The Leaflet – State Insurance Regulators Approve Double-Digit Premium Increases

Published September 3, 2015

State Insurance Regulators Approve Double-Digit Premium Increases

Many states have approved unprecedented increases for insurance premiums following an influx of new customers. According to a recent Wall Street Journal report, state insurance commissioners in Idaho, Kentucky, Oregon, and Tennessee have approved double-digit premium hikes for many of the health insurance plans offered in state exchanges. The premium increases are set to take place in 2016.

State regulators say the increases are needed because newly added patients have been sicker than expected. In Idaho, Blue Cross Health Service received approval to increase rates by 23 percent. The Kentucky insurance commissioner approved a 25.1 percent rate increase for the Kentucky Health Cooperative. Oregon’s insurance commissioner recently approved to increase rates by an average of 25.6 percent for Moda Health Plan. In Tennessee, Blue Cross Blue Shield acquired a 36.3 percent rate increase approval.

The Wall Street Journal report claims many insurers wanted to attract new business by offering low premiums during the first two years of open enrollment through the health insurance exchanges, but now insurers want to raise rates to keep up with costs.

According to a recent New York Times report, Blue Cross Blue Shield “[is] seeking rate increases that average 23 percent in Illinois, 25 percent in North Carolina, 31 percent in Oklahoma, 36 percent in Tennessee and 54 percent in Minnesota.”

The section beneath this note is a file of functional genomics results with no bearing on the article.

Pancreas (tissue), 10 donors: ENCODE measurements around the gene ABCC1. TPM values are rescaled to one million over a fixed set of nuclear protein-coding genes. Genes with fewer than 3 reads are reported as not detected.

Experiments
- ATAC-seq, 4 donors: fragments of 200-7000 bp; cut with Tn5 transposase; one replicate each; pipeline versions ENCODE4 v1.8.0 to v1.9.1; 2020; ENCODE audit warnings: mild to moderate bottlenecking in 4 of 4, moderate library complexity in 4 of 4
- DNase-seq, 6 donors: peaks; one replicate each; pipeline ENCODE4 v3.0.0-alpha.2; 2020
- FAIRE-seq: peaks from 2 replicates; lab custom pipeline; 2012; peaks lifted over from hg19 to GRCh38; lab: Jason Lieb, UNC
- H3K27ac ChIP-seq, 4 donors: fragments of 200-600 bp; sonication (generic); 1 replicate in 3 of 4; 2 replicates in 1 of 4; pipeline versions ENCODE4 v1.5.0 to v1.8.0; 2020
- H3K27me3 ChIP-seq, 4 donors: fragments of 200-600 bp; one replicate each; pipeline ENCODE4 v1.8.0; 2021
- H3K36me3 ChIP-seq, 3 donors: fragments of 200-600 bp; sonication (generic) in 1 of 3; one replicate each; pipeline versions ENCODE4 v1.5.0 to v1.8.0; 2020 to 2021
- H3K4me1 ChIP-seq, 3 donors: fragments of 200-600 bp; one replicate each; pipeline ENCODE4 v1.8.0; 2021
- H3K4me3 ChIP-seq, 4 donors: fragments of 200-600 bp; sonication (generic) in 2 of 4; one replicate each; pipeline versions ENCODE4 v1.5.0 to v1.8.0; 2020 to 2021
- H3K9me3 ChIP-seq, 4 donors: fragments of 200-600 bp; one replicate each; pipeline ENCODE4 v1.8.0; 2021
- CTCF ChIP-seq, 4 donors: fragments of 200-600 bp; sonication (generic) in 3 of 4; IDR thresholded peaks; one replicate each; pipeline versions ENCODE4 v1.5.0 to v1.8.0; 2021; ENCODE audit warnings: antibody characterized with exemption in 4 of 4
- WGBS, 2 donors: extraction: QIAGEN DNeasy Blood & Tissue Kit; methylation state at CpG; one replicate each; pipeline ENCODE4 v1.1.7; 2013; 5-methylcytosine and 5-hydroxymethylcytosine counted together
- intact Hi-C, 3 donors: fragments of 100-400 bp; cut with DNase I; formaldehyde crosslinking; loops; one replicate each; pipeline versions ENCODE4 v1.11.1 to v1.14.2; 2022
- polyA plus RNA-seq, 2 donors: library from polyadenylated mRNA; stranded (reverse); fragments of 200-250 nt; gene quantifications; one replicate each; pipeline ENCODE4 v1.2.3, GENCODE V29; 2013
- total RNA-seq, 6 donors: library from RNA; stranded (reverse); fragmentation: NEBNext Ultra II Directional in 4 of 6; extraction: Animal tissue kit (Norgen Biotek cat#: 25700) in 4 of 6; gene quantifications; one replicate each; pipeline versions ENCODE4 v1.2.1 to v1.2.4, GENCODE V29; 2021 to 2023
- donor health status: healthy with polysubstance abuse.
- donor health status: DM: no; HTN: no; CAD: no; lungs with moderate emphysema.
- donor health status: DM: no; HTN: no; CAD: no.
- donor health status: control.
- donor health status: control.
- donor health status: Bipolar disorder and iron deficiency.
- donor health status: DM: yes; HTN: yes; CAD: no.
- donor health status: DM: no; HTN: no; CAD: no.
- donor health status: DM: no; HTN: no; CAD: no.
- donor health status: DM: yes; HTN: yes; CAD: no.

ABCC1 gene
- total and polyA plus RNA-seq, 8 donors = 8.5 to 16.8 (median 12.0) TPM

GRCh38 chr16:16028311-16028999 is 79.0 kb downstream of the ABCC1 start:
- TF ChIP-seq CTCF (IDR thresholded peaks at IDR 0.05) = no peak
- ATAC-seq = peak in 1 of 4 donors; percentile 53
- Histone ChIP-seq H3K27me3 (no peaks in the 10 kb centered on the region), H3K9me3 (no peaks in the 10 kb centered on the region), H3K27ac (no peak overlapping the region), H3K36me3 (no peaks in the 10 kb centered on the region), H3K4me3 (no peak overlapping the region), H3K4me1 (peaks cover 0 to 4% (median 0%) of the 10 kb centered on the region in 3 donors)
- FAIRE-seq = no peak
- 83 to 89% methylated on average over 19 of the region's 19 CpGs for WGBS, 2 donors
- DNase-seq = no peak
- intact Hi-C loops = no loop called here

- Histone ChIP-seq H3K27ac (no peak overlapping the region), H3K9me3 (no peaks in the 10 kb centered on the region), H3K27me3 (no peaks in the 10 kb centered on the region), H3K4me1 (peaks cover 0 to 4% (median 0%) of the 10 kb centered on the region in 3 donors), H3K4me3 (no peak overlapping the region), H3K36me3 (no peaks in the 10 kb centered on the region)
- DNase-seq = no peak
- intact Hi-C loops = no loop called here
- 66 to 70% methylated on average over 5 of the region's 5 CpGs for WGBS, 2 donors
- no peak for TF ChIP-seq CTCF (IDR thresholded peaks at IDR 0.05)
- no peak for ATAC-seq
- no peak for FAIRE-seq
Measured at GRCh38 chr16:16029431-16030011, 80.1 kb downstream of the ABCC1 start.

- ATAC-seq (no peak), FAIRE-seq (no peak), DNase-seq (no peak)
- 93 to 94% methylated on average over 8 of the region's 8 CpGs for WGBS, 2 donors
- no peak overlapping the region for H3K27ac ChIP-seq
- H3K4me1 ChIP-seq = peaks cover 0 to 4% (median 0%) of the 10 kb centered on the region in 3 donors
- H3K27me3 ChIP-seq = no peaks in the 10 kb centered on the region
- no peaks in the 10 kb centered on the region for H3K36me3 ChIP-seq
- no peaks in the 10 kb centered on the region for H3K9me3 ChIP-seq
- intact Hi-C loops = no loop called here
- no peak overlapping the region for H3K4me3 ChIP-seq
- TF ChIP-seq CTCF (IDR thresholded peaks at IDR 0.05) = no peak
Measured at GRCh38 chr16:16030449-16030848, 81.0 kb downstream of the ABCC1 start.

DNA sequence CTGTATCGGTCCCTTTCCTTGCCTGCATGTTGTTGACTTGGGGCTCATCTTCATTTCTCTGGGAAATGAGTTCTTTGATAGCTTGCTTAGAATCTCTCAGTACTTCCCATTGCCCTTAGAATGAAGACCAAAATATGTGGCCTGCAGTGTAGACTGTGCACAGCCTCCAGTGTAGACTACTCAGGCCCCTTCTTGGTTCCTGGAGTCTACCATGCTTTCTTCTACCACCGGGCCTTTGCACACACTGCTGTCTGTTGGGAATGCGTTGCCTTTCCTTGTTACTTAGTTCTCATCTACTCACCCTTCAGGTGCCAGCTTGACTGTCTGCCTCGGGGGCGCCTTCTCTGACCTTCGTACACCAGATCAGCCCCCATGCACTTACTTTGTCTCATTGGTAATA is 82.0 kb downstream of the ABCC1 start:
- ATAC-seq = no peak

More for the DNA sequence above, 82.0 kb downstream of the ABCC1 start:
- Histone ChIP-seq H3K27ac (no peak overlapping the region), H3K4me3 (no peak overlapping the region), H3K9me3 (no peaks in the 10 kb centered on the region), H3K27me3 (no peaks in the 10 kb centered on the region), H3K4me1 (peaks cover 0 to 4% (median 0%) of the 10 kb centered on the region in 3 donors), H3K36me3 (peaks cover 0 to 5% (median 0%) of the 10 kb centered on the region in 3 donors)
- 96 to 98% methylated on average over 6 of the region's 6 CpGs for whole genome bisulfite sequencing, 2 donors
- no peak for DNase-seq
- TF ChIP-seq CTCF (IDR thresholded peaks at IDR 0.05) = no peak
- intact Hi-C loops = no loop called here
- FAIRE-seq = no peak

Many employers are facing insurance premium increases as well. According to a 2015 survey by Arthur J. Gallagher & Co. of 3,031 U.S. employers, 90 percent of employers are facing increases in the premiums they pay for employee health plans, with nearly 25 percent of employers seeing rate increases in the double digits.

Many options that would result in lower premium costs and higher quality care are not available to the states due to federal control. However, there are areas where the states do have options that could result in tangible improvements to coverage and provide the basis for innovative reforms of an entitlement system that fails the people it endeavors to help. Those include reforming certificate of need laws and fixing Medicaid, rather than expanding it.

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The August issue of Environment & Climate News presents highlights of the Tenth International Conference on Climate Change, hosted by The Heartland Institute on June 11–12 in Washington, DC. The conference featured 51 speakers and attracted more than 400 attendees. To watch complete videos of the panels, speeches, and award presentations, visit climate

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